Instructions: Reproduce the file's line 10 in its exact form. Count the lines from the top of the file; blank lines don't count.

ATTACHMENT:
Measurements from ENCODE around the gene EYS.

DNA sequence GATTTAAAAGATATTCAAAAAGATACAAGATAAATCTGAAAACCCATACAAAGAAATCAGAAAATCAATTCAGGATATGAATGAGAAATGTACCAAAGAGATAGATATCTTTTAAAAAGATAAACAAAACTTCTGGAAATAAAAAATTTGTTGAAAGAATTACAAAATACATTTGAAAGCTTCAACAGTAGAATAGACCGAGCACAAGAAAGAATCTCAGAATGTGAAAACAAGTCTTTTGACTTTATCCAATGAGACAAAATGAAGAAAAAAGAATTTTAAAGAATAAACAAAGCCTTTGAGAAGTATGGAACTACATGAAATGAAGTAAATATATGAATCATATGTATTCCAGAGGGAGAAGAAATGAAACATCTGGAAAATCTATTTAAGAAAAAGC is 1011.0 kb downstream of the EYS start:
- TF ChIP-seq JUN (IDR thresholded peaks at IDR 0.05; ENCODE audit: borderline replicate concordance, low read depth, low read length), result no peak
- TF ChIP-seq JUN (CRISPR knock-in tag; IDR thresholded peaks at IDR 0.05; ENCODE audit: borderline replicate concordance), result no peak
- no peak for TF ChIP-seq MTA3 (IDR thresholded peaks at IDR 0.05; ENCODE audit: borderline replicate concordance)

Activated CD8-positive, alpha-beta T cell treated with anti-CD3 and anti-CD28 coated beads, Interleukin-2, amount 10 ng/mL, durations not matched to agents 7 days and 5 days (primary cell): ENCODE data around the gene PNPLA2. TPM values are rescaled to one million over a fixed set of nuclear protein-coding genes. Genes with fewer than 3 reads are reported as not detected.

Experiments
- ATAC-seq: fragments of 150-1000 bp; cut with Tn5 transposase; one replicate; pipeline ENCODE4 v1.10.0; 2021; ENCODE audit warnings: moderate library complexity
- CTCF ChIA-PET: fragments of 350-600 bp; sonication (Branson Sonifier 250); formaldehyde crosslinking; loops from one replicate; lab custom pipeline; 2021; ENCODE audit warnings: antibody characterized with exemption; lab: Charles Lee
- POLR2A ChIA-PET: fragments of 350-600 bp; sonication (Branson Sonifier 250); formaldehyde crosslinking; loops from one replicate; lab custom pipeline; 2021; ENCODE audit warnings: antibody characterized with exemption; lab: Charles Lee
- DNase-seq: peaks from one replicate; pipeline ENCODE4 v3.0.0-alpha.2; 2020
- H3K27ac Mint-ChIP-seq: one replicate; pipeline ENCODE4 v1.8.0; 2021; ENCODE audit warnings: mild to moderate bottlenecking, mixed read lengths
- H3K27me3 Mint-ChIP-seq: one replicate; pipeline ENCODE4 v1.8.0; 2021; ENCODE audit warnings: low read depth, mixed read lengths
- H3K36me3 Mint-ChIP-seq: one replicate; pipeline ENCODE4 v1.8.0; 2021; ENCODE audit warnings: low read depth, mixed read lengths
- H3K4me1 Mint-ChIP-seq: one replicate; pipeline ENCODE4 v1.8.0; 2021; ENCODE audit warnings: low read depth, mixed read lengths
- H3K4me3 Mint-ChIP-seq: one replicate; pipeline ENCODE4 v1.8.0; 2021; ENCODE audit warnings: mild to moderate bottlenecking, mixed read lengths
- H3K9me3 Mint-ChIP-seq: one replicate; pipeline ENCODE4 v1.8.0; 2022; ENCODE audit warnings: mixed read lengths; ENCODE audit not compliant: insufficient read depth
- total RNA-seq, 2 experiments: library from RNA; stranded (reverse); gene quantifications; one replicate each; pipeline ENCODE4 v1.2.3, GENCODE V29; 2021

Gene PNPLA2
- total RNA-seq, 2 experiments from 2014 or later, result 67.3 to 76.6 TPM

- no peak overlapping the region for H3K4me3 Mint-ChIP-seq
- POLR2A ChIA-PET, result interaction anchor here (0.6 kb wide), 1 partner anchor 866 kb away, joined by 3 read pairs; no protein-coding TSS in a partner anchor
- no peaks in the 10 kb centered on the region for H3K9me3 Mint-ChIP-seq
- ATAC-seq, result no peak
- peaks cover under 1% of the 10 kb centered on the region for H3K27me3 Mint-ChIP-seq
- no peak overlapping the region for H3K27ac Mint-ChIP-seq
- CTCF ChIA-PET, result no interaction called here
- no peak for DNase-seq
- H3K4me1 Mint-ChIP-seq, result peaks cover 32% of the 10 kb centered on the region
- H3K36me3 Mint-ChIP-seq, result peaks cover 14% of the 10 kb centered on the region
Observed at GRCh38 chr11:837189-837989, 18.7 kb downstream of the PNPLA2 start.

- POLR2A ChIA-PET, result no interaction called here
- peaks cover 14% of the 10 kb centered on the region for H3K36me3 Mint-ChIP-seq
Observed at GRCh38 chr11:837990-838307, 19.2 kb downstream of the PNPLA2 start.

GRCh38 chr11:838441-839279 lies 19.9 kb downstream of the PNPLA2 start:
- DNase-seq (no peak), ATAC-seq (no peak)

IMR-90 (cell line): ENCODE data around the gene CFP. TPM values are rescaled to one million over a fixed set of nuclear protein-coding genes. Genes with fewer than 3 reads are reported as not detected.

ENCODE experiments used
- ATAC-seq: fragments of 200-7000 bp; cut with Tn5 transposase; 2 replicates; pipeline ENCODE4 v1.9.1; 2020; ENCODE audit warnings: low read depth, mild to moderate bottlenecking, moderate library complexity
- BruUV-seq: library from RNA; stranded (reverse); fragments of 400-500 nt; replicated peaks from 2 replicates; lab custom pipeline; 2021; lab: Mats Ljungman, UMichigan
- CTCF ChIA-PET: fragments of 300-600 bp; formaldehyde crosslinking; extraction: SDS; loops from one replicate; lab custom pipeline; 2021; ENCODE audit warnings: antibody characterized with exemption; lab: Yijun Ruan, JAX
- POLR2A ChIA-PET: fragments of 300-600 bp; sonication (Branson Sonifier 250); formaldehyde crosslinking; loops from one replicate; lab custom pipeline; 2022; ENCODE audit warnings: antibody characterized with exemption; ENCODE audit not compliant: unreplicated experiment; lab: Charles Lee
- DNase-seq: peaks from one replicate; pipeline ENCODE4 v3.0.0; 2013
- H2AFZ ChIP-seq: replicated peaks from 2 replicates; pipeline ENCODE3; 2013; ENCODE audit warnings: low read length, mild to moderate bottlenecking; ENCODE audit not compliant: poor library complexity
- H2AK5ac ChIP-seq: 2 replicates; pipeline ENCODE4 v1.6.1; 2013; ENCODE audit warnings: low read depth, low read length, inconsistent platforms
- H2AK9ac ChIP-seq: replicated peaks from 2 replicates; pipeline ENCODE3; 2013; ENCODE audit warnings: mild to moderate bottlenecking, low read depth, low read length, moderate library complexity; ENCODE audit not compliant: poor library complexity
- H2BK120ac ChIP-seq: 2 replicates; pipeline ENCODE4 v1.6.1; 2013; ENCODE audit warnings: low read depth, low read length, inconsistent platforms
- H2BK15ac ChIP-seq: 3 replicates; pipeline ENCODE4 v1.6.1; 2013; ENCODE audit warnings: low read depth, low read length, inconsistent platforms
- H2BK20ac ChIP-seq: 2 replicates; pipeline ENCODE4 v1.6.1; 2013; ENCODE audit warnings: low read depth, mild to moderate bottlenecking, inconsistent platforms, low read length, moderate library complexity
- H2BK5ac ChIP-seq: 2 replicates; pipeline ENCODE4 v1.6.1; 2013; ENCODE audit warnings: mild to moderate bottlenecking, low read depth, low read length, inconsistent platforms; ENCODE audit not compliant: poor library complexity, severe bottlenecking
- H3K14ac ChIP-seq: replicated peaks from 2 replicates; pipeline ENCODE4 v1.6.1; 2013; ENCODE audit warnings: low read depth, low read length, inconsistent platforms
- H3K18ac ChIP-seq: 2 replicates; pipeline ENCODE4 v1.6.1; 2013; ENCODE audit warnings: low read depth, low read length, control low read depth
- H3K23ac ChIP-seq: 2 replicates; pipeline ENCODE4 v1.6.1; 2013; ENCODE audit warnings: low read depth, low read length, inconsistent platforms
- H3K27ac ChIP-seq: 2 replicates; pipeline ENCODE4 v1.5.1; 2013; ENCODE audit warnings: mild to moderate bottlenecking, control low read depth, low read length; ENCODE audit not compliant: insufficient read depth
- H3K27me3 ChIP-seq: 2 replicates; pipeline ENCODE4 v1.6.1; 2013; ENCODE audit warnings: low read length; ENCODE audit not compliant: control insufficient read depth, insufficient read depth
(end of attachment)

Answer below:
- POLR2A ChIA-PET: fragments of 350-600 bp; sonication (Branson Sonifier 250); formaldehyde crosslinking; loops from one replicate; lab custom pipeline; 2021; ENCODE audit warnings: antibody characterized with exemption; lab: Charles Lee